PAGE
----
The path forward must be forged together

Food Frontier’s 2023 State of the Industry report found that Australia’s plant-based meat industry is continuing to grow; charting its own course amidst the backdrop of US-centric media pessimism about the category.
June 4, 2024 Commentary
The path forward must be forged together
By Klara Kalocsay, Head of Research Strategy at Food Frontier

Food Frontier’s 2023 State of the Industry report found that Australia’s plant-based meat industry is continuing to grow; charting its own course amidst the backdrop of US-centric media pessimism about the category. The report found that the total market size for plant-based meats has enjoyed a compound annual growth rate of 13.8% since 2020. However, as an emerging and disruptive food category, continued growth is not guaranteed.  

To inform the State of the Industry Report, I undertook one-on-one consultations with plant-based meat manufacturers and suppliers operating in Australia, to understand their pain points in more depth, identify opportunities and to find the commonalities among them. 

From the highs of pre-covid predictions, it’s clear that in 2023 consumer uptake was slower than expected. As concluded in the 2023 State of the Industry, the slow growth comes down to three key factors— price, taste and nutrition. Reducing prices, improving the taste (and texture) of products, and focusing on nutrition and health are the prerequisites for increased consumer uptake of plant-based meat products.  

These challenges facing the plant-based meat industry are not unique to the Australian market alone. My recent visit to the Netherlands, one of Europe’s most progressive countries for the support and adoption of plant-based meat, has revealed that these concerns are universal. As the early novelty around the category has subsided and been replaced by cost-of-living pressures, quite rightly, consumers are more discerning about the products they want to buy and the value they need to receive from that purchase.  

Reducing the cost of products is easier said than done as the entire food manufacturing sector now contends with increased costs of everything from inputs, energy, labour, to logistics; while retailer margins put further fiscal pressure on manufacturers.  

Likewise, improving the taste and texture of plant-based meat products is not a quick fix, with new product development timelines averaging approximately two years —if you can find those with the expertise to meet your business needs.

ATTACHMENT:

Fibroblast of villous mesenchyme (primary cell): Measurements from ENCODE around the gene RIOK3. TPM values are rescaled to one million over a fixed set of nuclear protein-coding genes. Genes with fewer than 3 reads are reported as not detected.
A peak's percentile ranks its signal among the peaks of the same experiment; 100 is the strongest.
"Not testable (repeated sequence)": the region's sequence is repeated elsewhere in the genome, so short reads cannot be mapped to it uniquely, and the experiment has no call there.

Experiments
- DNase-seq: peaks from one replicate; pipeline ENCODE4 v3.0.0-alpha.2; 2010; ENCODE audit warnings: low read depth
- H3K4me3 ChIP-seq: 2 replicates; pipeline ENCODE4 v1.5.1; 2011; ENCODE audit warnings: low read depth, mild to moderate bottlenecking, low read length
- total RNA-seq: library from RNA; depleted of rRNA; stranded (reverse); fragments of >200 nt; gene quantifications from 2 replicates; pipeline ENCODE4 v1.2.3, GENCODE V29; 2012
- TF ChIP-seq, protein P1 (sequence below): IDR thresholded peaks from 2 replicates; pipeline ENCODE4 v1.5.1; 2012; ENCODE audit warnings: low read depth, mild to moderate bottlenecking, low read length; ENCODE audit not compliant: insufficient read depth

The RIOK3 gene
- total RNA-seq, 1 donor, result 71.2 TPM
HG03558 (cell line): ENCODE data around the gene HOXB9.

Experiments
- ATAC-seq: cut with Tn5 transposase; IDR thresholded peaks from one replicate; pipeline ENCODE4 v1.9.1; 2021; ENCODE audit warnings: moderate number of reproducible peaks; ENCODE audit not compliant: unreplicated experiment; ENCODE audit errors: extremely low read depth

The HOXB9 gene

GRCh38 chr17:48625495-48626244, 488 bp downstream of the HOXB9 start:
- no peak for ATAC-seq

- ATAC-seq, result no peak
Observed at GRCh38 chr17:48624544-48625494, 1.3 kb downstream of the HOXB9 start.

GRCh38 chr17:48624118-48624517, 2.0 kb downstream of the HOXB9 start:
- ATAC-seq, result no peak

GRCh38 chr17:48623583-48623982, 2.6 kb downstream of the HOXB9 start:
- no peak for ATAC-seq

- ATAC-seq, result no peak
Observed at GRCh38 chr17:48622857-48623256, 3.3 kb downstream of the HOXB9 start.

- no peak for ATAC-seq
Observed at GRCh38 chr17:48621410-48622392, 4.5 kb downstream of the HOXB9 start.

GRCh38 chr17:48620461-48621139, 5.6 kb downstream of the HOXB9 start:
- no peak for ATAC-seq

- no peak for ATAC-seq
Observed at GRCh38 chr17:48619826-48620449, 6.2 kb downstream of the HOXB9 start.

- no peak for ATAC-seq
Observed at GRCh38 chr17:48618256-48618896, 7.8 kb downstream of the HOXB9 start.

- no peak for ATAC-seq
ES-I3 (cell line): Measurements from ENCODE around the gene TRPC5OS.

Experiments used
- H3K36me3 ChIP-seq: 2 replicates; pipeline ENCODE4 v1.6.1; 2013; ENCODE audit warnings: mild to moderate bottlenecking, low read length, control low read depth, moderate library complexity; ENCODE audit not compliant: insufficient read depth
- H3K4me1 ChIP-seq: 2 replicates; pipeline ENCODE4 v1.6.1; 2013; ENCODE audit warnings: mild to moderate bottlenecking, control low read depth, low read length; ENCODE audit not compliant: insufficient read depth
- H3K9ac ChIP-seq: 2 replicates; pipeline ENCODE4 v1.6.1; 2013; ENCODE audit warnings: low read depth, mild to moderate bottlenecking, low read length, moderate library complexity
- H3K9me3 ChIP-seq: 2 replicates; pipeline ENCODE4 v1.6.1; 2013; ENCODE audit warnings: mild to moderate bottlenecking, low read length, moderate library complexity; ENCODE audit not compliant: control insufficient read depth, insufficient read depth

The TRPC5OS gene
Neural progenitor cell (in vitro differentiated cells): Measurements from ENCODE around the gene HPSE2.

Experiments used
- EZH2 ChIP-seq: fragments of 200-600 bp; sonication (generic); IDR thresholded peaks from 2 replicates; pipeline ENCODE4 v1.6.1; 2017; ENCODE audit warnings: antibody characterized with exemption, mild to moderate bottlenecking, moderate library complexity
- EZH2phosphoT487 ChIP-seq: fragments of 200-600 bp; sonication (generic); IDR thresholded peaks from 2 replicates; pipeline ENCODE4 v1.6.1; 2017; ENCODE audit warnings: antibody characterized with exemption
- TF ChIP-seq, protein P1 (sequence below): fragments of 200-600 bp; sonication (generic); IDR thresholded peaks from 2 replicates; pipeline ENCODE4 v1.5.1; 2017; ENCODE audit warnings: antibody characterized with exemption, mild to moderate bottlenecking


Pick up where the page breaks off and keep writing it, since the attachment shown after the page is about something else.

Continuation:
And, of course, the nutrition and health of plant-based meat products will need to be an ongoing consideration for manufacturers with health, paradoxically, being both a key driver and a barrier for consumer uptake of plant-based meats.  

What do these three challenges have in common? As an individual company, all three are large and potentially insurmountable but when approached collectively they can be overcome. Collaboration is key to ensuring the long-term success of the plant-based meat industry in Australia. 

Where possible, partnerships must be forged both within the plant-based meat industry and right across the entire food manufacturing sector—including with conventional protein producers—which have the existing infrastructure, supply chains and product development skills that the plant-based meat manufacturing industry can leverage. It is not financially viable for the plant-based meat industry to build a new food manufacturing industry from the ground up, especially when some of the required facilities already exist in other food manufacturing sectors and can be repurposed or shared. In the current economic climate, shared manufacturing facilities within the plant-based meat industry or partnerships to utilise latent capacity in a private manufacturing facility can reduce upfront capital expenditure and help to reduce the overall cost of production.  

Understandably, collaboration in a competitive market can be difficult to navigate, especially when the consumer base for plant-based meat is still in its infancy in Australia. The phrase “a rising tide lifts all boats” strongly applies to the plant-based meat industry in this market; there are areas where collaboration with partners outside the industry may be preferrable. 

On projects working to improve taste, texture or nutrition, research consortia and partnerships that aim to solve common problems among parties that are not direct competitors can provide cost-effective solutions. Partnerships that involve different players along the supply chain—from pulse farmers and ingredients companies to flavour houses and manufacturers—can provide varied expertise and collective insights in a non-competitive environment. In practice, this could look like the proposed AltProtein CRC with dozens of industry and research partners, or smaller collaborations like the 2022 project undertaken by GrainCorp, CSIRO and v2food to research potential new applications of Australian-grown crops.  

Despite the difficulties of the last three years, the 2023 State of the Industry highlights that the commercial and economic opportunities presented by the plant-based meat industry and the broader plant-based food sector remain, as does the pressing environmental, health and societal imperative to diversify protein supply with familiar and convenient alternatives. Although each plant-based meat manufacturer has unique challenges, many are shared, and the opportunity at hand is collective. The Australian plant-based meat manufacturing industry could contribute half a billion dollars in value added to the Australian economy, more than 6,000 jobs and reach a market value of $1.65b by 2033.  

This opportunity can be secured if collaboration is embraced and the path forward is forged together.   

Klara is the lead author of the 2023 State of the Industry report. 


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